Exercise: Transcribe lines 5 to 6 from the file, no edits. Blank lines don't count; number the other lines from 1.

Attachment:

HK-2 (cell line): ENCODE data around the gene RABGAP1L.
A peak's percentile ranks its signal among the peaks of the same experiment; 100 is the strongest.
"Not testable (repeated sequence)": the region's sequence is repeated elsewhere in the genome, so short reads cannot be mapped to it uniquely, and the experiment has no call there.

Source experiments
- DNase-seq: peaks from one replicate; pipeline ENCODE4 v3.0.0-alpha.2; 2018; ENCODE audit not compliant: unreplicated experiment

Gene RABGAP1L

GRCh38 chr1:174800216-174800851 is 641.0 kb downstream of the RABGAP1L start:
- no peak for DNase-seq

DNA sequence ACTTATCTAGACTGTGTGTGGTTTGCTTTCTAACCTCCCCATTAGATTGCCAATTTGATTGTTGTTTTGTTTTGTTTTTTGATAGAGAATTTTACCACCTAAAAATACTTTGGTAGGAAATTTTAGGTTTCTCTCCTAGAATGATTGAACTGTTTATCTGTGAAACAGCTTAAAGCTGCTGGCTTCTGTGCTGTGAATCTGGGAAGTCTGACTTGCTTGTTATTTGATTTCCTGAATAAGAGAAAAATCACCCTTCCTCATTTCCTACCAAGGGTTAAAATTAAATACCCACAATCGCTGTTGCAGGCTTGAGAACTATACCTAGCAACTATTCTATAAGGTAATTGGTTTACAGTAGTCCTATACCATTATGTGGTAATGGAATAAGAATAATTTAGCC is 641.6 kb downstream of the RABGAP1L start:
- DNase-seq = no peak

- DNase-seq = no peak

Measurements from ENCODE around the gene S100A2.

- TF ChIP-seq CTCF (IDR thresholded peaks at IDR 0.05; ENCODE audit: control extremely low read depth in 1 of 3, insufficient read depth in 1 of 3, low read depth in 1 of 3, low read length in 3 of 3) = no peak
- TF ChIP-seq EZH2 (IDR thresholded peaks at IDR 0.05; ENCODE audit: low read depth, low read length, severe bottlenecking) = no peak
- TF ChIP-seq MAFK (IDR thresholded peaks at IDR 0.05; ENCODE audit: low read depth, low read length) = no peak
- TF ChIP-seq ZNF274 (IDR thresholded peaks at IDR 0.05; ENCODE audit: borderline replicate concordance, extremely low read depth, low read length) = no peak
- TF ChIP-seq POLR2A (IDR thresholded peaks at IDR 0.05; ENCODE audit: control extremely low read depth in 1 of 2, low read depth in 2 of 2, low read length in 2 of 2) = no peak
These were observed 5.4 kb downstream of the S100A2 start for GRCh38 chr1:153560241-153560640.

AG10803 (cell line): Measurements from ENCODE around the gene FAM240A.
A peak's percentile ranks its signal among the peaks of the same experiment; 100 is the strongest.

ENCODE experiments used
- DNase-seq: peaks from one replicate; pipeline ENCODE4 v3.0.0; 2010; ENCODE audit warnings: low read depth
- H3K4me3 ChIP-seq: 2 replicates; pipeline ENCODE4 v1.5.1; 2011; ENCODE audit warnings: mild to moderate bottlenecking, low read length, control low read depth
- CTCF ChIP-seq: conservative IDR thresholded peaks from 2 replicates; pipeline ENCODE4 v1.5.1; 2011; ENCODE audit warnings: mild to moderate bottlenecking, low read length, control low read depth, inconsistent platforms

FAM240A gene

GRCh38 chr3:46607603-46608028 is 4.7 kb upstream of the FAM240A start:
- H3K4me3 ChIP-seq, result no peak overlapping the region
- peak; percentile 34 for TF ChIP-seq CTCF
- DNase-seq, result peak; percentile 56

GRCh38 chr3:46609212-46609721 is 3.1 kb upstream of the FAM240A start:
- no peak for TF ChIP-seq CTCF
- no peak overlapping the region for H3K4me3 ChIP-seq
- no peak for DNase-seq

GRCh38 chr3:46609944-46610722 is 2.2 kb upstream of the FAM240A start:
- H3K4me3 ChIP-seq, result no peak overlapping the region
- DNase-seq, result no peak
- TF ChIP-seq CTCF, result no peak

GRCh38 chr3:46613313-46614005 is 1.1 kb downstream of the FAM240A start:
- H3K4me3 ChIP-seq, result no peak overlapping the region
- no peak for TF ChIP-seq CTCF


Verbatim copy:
- DNase-seq: peaks from one replicate; pipeline ENCODE4 v3.0.0-alpha.2; 2018; ENCODE audit not compliant: unreplicated experiment

Gene RABGAP1L